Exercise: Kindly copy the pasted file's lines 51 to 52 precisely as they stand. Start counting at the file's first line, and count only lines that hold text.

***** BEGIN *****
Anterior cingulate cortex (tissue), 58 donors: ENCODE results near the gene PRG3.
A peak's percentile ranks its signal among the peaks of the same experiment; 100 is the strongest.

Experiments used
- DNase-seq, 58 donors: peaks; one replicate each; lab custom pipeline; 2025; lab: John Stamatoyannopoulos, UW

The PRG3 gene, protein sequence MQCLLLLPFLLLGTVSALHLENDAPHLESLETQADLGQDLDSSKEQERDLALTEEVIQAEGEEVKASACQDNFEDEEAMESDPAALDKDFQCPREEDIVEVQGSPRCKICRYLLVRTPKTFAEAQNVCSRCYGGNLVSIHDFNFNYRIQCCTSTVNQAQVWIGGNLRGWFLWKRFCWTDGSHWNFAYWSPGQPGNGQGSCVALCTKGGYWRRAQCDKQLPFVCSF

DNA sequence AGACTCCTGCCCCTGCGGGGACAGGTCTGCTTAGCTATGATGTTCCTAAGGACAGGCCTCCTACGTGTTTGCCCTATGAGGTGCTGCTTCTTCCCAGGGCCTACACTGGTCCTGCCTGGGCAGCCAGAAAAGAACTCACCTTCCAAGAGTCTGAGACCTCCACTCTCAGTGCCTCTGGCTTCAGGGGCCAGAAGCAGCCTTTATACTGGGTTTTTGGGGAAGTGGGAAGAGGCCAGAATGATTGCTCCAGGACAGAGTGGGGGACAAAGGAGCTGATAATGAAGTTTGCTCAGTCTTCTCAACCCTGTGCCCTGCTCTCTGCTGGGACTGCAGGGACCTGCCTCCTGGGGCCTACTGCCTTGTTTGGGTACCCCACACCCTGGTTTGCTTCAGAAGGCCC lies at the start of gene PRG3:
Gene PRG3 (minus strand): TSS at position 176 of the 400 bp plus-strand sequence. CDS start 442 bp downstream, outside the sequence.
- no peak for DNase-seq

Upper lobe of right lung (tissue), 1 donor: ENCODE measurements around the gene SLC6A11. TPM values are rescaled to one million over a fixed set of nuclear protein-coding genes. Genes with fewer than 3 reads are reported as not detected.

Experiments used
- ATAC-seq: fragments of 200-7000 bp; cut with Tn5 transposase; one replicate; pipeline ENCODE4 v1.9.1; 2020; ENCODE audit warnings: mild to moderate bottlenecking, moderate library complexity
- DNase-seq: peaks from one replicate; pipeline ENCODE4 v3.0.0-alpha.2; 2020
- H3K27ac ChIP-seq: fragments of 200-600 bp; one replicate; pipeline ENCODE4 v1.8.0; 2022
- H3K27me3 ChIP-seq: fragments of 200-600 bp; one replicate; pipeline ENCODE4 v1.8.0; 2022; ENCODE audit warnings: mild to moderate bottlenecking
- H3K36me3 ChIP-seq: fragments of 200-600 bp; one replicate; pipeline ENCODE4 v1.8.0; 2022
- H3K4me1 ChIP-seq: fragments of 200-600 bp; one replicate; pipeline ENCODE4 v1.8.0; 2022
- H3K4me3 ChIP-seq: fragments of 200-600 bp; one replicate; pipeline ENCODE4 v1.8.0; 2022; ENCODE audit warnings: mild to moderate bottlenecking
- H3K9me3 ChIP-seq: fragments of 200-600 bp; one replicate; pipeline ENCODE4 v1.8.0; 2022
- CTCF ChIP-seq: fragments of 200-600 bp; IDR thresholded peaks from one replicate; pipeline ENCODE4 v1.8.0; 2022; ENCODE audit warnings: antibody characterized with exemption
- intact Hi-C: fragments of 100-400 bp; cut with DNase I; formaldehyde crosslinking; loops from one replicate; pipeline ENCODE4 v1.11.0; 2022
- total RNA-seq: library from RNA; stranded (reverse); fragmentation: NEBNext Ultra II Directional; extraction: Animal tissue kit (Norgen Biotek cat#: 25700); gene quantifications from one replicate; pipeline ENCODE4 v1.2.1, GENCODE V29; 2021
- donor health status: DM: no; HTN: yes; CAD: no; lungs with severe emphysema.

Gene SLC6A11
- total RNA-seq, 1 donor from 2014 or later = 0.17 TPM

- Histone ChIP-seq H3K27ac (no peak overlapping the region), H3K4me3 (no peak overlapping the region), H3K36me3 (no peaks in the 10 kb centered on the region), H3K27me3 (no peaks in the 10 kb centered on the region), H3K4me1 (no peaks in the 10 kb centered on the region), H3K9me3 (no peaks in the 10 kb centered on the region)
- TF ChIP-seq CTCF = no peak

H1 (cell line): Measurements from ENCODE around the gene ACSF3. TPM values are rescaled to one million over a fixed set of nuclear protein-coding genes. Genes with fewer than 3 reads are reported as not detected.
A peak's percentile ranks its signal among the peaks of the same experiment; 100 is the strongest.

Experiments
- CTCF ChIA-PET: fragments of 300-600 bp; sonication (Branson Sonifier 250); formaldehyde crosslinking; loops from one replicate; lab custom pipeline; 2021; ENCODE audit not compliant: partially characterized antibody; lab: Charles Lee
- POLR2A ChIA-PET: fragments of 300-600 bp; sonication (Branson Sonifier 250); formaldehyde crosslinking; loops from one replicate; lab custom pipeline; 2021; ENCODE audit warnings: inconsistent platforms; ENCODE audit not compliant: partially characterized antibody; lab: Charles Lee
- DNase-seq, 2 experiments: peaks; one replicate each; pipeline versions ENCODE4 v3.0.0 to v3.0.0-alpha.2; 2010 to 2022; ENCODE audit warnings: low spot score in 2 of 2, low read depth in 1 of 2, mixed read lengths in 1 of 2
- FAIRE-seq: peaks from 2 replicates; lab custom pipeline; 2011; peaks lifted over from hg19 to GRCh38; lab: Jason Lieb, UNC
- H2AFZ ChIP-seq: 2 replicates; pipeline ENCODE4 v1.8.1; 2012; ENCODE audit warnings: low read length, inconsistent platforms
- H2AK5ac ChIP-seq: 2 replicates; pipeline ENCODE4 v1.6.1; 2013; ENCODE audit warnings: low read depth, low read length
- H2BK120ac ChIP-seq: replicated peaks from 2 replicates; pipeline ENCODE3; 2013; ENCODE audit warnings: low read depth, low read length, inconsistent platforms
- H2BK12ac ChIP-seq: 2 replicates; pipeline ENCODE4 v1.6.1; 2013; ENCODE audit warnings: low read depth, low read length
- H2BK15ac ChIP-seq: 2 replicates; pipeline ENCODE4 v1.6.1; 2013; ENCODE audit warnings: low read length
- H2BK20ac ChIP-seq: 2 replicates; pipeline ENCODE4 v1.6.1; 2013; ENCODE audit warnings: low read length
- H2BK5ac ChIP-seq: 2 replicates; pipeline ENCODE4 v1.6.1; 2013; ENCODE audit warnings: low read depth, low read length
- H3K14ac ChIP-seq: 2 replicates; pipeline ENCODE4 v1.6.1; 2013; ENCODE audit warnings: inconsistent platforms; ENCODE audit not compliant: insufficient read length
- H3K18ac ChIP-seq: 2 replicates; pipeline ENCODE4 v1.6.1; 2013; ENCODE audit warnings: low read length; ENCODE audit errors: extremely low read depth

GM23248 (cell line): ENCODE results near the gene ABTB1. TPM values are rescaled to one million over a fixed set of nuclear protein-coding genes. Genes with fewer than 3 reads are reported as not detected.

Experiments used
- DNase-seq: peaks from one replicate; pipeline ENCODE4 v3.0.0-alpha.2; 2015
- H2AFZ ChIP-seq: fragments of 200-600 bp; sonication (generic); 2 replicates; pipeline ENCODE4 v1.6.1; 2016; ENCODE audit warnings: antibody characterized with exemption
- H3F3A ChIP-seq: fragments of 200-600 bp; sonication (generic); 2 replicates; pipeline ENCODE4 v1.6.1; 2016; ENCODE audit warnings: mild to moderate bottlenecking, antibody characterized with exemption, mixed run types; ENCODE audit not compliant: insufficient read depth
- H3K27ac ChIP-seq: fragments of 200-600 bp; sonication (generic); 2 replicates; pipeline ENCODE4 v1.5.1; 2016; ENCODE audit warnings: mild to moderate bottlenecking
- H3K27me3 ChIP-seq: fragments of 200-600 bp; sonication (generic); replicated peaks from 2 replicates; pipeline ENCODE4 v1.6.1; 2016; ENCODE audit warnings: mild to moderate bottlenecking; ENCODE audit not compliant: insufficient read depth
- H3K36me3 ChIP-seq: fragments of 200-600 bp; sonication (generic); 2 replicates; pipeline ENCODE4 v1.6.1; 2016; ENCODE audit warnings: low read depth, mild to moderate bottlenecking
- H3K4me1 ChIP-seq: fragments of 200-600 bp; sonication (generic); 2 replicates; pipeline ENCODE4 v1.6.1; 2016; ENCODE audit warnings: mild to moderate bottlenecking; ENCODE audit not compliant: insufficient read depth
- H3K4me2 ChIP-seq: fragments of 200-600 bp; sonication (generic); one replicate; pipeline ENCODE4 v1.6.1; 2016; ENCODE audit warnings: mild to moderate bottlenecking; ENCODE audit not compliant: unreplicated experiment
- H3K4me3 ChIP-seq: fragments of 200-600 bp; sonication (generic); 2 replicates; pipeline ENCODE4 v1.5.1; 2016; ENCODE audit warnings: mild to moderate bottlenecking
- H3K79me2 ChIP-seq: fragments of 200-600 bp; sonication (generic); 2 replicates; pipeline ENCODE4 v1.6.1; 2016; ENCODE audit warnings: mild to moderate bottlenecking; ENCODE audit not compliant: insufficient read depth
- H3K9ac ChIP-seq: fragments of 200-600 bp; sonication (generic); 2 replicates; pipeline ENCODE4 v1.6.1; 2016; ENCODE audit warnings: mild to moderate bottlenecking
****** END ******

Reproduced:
- H3K4me1 ChIP-seq: fragments of 200-600 bp; sonication (generic); 2 replicates; pipeline ENCODE4 v1.6.1; 2016; ENCODE audit warnings: mild to moderate bottlenecking; ENCODE audit not compliant: insufficient read depth
- H3K4me2 ChIP-seq: fragments of 200-600 bp; sonication (generic); one replicate; pipeline ENCODE4 v1.6.1; 2016; ENCODE audit warnings: mild to moderate bottlenecking; ENCODE audit not compliant: unreplicated experiment